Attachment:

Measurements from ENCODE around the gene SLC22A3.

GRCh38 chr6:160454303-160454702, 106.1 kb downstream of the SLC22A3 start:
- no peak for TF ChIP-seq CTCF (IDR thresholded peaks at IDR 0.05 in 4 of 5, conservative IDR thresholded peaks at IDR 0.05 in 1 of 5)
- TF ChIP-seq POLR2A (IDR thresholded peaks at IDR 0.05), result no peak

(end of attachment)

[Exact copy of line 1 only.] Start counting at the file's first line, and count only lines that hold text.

Measurements from ENCODE around the gene SLC22A3.